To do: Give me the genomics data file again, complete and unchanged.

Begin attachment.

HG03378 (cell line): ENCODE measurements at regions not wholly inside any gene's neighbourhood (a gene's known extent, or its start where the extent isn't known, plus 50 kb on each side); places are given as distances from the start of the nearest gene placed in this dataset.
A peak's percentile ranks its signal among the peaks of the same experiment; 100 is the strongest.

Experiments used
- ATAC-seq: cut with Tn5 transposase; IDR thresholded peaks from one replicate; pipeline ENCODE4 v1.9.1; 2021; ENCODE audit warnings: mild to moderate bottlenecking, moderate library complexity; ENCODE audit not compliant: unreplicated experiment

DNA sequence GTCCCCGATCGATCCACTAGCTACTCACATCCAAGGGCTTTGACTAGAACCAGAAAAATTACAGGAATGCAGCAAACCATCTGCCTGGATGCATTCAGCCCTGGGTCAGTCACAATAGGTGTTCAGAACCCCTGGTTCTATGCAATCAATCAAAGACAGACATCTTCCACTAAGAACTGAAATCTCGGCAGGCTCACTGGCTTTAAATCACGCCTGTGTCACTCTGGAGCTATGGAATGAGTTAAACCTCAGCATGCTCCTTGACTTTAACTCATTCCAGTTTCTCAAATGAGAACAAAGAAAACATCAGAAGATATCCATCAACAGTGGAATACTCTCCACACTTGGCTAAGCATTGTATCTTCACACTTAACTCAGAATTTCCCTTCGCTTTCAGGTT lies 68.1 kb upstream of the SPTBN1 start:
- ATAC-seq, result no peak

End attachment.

HG03378 (cell line): ENCODE measurements at regions not wholly inside any gene's neighbourhood (a gene's known extent, or its start where the extent isn't known, plus 50 kb on each side); places are given as distances from the start of the nearest gene placed in this dataset.
A peak's percentile ranks its signal among the peaks of the same experiment; 100 is the strongest.

Experiments used
- ATAC-seq: cut with Tn5 transposase; IDR thresholded peaks from one replicate; pipeline ENCODE4 v1.9.1; 2021; ENCODE audit warnings: mild to moderate bottlenecking, moderate library complexity; ENCODE audit not compliant: unreplicated experiment

DNA sequence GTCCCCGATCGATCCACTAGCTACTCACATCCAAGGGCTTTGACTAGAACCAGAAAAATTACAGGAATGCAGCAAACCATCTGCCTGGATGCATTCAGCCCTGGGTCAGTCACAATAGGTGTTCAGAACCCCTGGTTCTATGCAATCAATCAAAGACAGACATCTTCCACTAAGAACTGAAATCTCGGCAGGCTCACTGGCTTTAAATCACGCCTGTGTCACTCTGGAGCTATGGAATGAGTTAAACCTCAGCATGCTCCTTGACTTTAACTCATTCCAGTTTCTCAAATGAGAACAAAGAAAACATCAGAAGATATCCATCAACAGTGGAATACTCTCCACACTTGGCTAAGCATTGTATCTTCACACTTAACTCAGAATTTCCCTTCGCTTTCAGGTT lies 68.1 kb upstream of the SPTBN1 start:
- ATAC-seq, result no peak